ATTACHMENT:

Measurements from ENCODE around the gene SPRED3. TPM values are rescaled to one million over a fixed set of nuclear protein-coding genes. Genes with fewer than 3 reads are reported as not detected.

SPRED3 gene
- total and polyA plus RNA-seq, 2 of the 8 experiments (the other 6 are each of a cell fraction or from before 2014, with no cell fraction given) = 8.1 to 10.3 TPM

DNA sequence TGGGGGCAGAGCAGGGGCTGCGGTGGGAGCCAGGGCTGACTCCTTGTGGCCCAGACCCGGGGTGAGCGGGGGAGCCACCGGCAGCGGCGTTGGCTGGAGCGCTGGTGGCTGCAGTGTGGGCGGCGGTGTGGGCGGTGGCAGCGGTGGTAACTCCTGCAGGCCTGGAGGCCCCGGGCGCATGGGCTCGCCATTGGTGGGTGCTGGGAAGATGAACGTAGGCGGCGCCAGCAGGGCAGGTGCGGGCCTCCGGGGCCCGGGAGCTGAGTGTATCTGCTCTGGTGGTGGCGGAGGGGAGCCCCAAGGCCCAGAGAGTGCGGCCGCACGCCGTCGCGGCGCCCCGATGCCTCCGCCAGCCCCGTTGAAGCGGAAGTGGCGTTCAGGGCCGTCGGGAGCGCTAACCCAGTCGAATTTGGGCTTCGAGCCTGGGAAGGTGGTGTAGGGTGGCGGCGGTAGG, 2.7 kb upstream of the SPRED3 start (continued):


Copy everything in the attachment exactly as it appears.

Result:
Measurements from ENCODE around the gene SPRED3. TPM values are rescaled to one million over a fixed set of nuclear protein-coding genes. Genes with fewer than 3 reads are reported as not detected.

SPRED3 gene
- total and polyA plus RNA-seq, 2 of the 8 experiments (the other 6 are each of a cell fraction or from before 2014, with no cell fraction given) = 8.1 to 10.3 TPM

DNA sequence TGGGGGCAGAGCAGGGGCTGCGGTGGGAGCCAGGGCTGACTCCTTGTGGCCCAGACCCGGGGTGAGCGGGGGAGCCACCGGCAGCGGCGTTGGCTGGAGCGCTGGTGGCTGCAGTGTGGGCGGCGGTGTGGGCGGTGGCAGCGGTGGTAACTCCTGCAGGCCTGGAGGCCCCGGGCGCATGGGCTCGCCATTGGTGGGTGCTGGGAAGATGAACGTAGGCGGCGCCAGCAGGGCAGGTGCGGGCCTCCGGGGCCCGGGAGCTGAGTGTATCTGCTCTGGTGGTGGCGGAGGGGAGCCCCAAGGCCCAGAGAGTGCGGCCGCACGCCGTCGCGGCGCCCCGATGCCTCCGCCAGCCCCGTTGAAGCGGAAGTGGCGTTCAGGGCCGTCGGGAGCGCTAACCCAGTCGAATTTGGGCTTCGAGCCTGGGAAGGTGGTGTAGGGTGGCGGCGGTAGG, 2.7 kb upstream of the SPRED3 start (continued):